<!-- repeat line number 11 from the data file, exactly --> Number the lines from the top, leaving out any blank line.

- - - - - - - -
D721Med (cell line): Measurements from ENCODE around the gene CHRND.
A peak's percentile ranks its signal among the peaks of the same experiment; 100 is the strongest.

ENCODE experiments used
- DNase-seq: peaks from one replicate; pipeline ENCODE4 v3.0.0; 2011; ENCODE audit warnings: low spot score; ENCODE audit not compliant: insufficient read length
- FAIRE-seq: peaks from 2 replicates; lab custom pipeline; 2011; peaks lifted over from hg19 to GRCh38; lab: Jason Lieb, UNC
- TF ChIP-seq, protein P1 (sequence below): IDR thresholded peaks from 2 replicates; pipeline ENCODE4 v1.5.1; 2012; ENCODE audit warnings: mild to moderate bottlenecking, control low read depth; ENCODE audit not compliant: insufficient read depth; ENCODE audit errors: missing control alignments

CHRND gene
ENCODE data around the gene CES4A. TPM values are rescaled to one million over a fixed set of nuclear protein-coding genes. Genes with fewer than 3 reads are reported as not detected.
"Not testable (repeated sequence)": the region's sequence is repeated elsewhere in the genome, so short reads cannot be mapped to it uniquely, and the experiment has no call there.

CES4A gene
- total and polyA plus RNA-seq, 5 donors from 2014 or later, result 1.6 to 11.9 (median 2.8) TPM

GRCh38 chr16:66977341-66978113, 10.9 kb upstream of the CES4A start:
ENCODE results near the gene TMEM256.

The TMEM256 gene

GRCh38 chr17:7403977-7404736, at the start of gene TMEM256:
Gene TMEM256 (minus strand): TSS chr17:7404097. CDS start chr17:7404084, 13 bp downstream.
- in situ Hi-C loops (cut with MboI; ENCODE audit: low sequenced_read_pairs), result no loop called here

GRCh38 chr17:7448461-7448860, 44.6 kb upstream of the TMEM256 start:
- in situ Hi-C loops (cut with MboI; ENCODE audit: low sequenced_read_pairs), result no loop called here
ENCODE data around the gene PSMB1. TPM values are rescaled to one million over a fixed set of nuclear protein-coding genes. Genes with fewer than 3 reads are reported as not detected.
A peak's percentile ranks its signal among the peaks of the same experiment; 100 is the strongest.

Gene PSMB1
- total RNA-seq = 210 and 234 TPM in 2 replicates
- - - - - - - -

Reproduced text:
- total and polyA plus RNA-seq, 5 donors from 2014 or later, result 1.6 to 11.9 (median 2.8) TPM